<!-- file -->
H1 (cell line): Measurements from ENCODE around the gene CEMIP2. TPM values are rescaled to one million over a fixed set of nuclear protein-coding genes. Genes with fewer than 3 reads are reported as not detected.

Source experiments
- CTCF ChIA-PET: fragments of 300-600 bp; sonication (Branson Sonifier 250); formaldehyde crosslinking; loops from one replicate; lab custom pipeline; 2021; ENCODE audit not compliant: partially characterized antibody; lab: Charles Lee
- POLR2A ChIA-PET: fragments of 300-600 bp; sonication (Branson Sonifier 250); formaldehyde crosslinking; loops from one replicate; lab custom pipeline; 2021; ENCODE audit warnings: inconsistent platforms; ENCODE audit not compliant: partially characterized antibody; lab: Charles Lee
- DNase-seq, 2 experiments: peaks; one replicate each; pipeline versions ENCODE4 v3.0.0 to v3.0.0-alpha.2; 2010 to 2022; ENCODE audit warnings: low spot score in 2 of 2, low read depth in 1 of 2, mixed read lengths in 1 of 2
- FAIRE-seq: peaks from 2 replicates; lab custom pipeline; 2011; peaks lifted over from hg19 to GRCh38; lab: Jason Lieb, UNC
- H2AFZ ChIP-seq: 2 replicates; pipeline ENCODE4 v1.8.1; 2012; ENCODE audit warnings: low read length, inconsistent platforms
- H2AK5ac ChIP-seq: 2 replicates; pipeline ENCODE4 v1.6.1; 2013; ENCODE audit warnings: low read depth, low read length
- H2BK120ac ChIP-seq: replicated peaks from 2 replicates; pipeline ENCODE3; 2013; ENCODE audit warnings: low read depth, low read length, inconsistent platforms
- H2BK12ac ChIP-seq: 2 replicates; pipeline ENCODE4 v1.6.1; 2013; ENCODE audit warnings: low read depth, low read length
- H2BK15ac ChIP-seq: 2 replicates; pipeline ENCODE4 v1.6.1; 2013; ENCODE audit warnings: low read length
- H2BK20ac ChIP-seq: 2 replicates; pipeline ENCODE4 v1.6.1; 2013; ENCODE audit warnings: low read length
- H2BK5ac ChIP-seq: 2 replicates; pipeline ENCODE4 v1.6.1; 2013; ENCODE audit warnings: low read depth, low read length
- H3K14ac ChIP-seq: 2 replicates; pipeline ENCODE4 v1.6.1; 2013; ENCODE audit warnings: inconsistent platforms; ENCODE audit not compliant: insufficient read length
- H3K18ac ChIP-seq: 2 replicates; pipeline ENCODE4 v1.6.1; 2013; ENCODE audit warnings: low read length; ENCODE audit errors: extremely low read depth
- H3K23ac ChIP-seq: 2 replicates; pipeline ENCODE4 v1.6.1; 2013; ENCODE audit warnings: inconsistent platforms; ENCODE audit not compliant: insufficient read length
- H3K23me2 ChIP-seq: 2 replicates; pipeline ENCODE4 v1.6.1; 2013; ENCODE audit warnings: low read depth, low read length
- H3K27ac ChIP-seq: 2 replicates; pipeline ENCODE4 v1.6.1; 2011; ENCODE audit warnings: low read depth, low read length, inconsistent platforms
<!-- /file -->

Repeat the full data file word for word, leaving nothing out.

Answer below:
H1 (cell line): Measurements from ENCODE around the gene CEMIP2. TPM values are rescaled to one million over a fixed set of nuclear protein-coding genes. Genes with fewer than 3 reads are reported as not detected.

Source experiments
- CTCF ChIA-PET: fragments of 300-600 bp; sonication (Branson Sonifier 250); formaldehyde crosslinking; loops from one replicate; lab custom pipeline; 2021; ENCODE audit not compliant: partially characterized antibody; lab: Charles Lee
- POLR2A ChIA-PET: fragments of 300-600 bp; sonication (Branson Sonifier 250); formaldehyde crosslinking; loops from one replicate; lab custom pipeline; 2021; ENCODE audit warnings: inconsistent platforms; ENCODE audit not compliant: partially characterized antibody; lab: Charles Lee
- DNase-seq, 2 experiments: peaks; one replicate each; pipeline versions ENCODE4 v3.0.0 to v3.0.0-alpha.2; 2010 to 2022; ENCODE audit warnings: low spot score in 2 of 2, low read depth in 1 of 2, mixed read lengths in 1 of 2
- FAIRE-seq: peaks from 2 replicates; lab custom pipeline; 2011; peaks lifted over from hg19 to GRCh38; lab: Jason Lieb, UNC
- H2AFZ ChIP-seq: 2 replicates; pipeline ENCODE4 v1.8.1; 2012; ENCODE audit warnings: low read length, inconsistent platforms
- H2AK5ac ChIP-seq: 2 replicates; pipeline ENCODE4 v1.6.1; 2013; ENCODE audit warnings: low read depth, low read length
- H2BK120ac ChIP-seq: replicated peaks from 2 replicates; pipeline ENCODE3; 2013; ENCODE audit warnings: low read depth, low read length, inconsistent platforms
- H2BK12ac ChIP-seq: 2 replicates; pipeline ENCODE4 v1.6.1; 2013; ENCODE audit warnings: low read depth, low read length
- H2BK15ac ChIP-seq: 2 replicates; pipeline ENCODE4 v1.6.1; 2013; ENCODE audit warnings: low read length
- H2BK20ac ChIP-seq: 2 replicates; pipeline ENCODE4 v1.6.1; 2013; ENCODE audit warnings: low read length
- H2BK5ac ChIP-seq: 2 replicates; pipeline ENCODE4 v1.6.1; 2013; ENCODE audit warnings: low read depth, low read length
- H3K14ac ChIP-seq: 2 replicates; pipeline ENCODE4 v1.6.1; 2013; ENCODE audit warnings: inconsistent platforms; ENCODE audit not compliant: insufficient read length
- H3K18ac ChIP-seq: 2 replicates; pipeline ENCODE4 v1.6.1; 2013; ENCODE audit warnings: low read length; ENCODE audit errors: extremely low read depth
- H3K23ac ChIP-seq: 2 replicates; pipeline ENCODE4 v1.6.1; 2013; ENCODE audit warnings: inconsistent platforms; ENCODE audit not compliant: insufficient read length
- H3K23me2 ChIP-seq: 2 replicates; pipeline ENCODE4 v1.6.1; 2013; ENCODE audit warnings: low read depth, low read length
- H3K27ac ChIP-seq: 2 replicates; pipeline ENCODE4 v1.6.1; 2011; ENCODE audit warnings: low read depth, low read length, inconsistent platforms